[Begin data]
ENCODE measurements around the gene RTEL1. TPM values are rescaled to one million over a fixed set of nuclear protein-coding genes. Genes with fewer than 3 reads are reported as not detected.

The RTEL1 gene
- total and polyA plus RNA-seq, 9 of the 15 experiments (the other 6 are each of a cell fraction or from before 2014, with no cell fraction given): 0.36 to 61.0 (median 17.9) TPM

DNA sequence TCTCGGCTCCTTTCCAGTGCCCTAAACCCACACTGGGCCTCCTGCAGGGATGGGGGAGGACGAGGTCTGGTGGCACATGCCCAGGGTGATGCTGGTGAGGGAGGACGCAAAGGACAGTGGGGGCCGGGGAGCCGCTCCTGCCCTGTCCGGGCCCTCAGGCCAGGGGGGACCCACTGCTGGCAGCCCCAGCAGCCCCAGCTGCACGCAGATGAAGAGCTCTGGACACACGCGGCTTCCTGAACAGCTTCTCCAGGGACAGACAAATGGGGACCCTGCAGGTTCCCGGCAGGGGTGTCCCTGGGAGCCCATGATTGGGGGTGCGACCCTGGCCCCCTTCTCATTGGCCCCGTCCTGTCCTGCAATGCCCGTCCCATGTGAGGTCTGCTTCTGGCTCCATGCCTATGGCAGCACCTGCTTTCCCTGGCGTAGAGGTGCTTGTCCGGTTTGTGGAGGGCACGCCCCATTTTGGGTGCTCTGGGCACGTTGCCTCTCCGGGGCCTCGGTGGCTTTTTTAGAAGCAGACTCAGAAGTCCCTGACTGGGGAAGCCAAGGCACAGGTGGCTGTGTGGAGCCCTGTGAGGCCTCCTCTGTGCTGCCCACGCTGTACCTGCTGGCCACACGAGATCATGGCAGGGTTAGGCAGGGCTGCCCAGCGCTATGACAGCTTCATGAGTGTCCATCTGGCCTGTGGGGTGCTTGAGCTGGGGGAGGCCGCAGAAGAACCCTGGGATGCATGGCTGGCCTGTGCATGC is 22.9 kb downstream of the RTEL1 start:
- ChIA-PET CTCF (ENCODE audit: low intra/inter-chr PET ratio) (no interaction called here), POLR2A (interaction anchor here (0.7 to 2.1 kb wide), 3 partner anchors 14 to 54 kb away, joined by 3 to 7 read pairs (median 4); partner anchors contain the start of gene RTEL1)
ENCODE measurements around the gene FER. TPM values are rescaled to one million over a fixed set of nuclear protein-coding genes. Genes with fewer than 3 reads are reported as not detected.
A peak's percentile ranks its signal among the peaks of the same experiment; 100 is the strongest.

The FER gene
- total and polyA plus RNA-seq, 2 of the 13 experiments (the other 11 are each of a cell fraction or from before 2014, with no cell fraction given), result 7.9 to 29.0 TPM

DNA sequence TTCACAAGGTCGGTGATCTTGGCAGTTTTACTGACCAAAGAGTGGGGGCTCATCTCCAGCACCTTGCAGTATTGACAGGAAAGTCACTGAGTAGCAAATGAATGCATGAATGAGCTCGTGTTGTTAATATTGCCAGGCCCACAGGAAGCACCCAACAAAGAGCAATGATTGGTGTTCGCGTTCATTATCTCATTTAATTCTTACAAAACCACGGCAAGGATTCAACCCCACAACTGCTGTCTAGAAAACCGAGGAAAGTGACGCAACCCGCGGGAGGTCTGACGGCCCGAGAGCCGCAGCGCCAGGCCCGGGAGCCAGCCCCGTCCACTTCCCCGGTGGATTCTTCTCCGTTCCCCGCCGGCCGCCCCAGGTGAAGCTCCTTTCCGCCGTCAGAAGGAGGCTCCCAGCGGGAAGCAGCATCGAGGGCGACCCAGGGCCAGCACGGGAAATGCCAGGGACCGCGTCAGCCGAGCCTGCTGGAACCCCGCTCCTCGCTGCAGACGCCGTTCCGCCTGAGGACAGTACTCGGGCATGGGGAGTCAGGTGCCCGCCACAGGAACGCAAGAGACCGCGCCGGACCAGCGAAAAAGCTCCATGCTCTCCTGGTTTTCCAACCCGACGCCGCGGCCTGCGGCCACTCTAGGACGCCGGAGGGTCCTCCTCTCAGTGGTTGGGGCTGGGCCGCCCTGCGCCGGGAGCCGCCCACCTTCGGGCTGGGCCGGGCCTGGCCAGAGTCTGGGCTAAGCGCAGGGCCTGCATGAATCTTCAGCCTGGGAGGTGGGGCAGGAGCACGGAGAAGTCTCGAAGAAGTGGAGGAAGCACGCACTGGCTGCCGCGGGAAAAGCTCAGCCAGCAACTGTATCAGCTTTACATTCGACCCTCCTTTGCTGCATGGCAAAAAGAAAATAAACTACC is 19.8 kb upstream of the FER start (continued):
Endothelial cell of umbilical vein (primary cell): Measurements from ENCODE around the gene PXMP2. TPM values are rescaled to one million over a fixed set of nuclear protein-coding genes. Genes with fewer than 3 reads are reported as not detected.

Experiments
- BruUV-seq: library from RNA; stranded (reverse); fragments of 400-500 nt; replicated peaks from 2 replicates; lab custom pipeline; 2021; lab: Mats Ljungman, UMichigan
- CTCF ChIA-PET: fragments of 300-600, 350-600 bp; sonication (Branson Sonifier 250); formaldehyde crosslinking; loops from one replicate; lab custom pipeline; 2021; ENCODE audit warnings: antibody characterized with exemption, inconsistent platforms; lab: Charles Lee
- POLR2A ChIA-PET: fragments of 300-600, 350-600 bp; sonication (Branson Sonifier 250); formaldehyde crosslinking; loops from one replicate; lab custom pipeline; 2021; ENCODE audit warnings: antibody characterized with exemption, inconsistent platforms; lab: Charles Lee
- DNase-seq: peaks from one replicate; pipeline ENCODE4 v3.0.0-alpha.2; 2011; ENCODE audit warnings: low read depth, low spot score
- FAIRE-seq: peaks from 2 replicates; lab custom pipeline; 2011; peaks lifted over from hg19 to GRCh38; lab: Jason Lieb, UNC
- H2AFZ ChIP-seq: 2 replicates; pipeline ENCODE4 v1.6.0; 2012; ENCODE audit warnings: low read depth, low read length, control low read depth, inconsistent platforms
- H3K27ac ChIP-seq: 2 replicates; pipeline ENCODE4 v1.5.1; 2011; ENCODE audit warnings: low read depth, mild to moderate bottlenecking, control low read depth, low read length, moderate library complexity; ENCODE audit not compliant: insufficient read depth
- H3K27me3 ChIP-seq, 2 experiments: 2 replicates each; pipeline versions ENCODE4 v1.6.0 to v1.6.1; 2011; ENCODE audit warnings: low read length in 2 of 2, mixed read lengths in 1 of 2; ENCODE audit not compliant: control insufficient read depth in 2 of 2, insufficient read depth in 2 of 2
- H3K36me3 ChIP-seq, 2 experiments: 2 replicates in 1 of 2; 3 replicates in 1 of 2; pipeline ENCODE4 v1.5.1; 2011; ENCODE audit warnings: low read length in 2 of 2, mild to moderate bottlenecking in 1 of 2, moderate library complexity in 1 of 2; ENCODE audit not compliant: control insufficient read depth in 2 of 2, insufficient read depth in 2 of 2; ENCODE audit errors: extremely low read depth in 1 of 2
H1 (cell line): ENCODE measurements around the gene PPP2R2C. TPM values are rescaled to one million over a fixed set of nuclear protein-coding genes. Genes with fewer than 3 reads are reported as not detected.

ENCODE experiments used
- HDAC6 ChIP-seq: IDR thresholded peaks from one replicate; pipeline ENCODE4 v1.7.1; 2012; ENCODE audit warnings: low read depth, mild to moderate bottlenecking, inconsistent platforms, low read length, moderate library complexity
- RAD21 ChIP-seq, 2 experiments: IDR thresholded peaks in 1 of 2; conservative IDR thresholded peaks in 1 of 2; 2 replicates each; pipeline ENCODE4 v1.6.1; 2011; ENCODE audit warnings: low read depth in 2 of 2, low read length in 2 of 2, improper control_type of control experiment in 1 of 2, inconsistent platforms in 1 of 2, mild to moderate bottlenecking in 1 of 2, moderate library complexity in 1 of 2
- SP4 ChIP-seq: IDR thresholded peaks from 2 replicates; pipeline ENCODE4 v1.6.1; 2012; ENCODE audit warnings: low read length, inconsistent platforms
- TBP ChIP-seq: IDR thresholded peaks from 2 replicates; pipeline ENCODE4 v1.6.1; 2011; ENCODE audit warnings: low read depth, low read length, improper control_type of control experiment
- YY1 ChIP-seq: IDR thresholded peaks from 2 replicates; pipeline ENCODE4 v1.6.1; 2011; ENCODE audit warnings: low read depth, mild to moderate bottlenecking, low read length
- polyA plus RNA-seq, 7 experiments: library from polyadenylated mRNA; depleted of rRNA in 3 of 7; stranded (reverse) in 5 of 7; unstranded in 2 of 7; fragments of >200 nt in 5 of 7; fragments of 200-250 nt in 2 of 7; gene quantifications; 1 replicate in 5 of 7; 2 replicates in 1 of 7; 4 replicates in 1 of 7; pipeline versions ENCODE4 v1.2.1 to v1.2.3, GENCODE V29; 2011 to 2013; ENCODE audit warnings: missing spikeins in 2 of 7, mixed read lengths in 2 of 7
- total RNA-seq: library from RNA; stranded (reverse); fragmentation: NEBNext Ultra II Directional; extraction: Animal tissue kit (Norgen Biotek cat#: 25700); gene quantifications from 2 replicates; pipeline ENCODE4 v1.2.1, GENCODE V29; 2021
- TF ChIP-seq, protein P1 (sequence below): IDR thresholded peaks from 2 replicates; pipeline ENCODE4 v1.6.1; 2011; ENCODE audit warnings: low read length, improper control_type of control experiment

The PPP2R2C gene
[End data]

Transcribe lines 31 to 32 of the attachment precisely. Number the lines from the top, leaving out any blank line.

- TF ChIP-seq, protein P1 (sequence below): IDR thresholded peaks from 2 replicates; pipeline ENCODE4 v1.6.1; 2011; ENCODE audit warnings: low read length, improper control_type of control experiment

The PPP2R2C gene